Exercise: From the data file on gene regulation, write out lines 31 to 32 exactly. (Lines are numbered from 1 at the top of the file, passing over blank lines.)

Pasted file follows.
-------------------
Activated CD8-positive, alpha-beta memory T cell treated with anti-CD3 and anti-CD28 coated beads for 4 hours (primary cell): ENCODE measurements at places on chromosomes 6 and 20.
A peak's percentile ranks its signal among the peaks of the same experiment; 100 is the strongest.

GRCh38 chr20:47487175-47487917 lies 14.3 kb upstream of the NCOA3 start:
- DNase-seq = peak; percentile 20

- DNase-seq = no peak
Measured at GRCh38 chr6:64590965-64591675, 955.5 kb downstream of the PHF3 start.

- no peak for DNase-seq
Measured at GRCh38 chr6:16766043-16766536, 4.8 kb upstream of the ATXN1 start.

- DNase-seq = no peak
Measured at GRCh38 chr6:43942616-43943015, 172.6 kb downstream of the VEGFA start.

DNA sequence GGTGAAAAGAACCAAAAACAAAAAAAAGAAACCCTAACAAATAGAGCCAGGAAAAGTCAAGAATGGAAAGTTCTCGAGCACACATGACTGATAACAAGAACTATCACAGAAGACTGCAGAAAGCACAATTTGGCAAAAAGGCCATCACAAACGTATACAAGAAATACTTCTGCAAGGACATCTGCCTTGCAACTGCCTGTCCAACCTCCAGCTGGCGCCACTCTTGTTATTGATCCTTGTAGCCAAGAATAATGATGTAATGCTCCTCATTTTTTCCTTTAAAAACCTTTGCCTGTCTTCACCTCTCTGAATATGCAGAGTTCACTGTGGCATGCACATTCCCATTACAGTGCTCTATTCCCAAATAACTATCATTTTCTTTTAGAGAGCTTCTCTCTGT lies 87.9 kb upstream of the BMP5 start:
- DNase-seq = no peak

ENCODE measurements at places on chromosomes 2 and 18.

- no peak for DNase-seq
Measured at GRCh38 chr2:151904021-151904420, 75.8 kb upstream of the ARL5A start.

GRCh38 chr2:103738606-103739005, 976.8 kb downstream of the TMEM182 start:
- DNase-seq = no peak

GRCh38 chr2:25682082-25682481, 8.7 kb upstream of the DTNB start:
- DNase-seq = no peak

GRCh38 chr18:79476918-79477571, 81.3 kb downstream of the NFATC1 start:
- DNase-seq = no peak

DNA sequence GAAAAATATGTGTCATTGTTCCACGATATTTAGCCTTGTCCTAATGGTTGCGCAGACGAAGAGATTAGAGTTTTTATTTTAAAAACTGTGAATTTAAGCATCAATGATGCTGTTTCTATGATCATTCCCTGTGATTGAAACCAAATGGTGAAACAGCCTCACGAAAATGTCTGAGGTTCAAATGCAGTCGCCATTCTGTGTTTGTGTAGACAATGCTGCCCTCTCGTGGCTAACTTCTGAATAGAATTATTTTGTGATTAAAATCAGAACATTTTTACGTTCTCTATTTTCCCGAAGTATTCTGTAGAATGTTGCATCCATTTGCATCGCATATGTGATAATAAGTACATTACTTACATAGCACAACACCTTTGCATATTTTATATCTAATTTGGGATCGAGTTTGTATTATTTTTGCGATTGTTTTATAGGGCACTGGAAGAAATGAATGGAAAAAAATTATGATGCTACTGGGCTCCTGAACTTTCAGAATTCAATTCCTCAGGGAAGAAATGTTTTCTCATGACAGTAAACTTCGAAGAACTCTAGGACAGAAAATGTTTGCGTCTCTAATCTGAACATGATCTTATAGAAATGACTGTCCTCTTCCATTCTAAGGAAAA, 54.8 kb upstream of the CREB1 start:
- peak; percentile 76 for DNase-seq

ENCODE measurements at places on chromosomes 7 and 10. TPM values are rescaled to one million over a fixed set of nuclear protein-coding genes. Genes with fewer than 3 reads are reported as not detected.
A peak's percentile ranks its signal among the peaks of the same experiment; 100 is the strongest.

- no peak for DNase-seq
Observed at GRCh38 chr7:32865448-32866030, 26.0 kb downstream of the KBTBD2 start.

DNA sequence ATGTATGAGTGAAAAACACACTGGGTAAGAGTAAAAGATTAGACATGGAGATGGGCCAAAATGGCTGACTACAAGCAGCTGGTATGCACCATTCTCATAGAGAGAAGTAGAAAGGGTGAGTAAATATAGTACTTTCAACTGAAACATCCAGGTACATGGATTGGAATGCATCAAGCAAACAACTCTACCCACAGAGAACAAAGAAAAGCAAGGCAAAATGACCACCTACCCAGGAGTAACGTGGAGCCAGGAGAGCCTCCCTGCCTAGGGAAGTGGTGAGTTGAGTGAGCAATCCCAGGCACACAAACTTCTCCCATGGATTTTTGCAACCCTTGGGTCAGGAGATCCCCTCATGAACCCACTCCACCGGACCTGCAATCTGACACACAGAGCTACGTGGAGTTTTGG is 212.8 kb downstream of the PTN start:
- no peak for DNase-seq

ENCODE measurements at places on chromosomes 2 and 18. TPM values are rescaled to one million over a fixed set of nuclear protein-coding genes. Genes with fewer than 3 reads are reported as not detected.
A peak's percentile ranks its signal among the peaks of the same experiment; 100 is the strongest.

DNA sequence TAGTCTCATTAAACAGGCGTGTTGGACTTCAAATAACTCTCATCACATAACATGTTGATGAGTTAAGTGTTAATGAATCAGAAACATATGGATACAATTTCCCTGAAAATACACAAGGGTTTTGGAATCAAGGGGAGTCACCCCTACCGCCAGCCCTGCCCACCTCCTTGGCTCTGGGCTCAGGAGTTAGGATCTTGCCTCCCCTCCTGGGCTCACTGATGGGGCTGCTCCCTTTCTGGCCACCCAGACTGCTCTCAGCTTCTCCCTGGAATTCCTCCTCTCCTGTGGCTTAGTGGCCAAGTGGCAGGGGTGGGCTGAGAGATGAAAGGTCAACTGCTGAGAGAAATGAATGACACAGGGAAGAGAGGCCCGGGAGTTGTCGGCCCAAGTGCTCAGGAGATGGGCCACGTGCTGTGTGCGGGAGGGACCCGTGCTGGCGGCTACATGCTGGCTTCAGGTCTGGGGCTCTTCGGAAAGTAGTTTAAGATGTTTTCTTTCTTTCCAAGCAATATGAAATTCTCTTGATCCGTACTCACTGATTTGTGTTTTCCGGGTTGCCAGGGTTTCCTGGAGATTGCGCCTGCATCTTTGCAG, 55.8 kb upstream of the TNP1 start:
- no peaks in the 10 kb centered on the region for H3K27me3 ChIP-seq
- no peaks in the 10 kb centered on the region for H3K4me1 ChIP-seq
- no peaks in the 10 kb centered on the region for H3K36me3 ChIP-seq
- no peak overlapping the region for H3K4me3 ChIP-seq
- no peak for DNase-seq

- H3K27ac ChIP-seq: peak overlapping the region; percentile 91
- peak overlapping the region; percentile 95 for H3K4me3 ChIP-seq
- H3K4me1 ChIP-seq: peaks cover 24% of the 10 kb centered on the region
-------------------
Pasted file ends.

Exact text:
A peak's percentile ranks its signal among the peaks of the same experiment; 100 is the strongest.

DNA sequence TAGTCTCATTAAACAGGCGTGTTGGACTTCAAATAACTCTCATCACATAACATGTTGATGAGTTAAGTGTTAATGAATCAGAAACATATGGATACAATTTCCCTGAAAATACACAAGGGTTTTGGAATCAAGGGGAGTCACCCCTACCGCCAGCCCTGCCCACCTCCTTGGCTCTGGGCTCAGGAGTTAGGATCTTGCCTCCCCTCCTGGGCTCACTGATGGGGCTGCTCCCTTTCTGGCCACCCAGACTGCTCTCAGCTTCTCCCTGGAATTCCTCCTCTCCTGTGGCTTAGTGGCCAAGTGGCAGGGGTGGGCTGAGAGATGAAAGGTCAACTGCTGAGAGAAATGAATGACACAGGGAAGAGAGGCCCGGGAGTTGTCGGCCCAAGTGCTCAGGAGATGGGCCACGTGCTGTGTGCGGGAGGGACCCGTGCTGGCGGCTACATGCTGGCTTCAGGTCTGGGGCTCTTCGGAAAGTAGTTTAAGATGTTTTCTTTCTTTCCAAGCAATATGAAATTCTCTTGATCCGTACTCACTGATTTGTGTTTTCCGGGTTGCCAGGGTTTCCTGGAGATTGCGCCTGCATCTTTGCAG, 55.8 kb upstream of the TNP1 start: